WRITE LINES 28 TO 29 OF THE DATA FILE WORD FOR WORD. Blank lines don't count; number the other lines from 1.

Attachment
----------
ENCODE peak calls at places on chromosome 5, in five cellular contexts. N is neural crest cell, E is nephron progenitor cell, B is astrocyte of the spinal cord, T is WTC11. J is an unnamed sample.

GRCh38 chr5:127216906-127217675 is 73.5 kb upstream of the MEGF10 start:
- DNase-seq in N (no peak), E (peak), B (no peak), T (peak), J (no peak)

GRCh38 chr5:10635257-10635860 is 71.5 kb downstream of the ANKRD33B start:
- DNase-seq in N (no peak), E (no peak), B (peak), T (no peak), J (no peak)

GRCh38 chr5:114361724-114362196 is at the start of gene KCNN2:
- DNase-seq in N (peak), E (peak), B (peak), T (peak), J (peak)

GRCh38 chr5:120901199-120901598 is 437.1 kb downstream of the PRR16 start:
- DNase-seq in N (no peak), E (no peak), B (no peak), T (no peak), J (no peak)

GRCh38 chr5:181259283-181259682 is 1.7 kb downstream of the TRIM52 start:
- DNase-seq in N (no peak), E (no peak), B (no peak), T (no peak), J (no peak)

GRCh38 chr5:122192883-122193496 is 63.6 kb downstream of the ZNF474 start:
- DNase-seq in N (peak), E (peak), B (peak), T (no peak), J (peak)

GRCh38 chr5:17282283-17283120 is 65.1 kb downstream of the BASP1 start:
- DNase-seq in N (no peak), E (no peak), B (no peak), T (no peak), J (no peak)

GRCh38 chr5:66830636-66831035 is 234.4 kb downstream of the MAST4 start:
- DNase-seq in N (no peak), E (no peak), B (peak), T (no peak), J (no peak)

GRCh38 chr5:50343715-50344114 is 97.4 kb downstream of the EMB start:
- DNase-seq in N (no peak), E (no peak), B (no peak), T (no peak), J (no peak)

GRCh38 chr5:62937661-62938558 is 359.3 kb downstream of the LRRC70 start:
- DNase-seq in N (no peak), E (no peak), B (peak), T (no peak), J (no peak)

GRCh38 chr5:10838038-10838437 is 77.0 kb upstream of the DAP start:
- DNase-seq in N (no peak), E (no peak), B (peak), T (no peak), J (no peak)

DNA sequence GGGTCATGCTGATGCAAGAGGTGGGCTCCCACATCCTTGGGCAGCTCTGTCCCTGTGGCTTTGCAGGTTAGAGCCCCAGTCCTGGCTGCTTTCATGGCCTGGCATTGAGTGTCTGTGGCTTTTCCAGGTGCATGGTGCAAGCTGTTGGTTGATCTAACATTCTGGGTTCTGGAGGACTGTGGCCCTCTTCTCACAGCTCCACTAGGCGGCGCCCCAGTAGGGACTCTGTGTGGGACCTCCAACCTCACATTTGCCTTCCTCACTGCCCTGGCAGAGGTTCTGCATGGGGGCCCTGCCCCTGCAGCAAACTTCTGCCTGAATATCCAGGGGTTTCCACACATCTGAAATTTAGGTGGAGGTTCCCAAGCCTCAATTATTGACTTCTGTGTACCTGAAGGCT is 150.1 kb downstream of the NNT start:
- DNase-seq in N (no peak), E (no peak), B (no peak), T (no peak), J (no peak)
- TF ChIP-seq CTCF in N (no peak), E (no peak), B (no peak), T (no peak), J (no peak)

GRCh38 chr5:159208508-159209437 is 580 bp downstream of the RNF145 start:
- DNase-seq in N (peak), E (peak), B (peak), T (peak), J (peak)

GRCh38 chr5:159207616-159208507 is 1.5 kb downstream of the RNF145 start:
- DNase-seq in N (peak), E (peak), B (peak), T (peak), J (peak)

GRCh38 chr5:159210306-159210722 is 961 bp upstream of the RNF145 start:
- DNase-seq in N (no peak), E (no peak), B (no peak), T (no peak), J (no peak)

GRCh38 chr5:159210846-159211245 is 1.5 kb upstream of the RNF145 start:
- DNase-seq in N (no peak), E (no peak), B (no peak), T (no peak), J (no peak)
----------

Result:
- DNase-seq in N (peak), E (peak), B (peak), T (peak), J (peak)

GRCh38 chr5:159207616-159208507 is 1.5 kb downstream of the RNF145 start: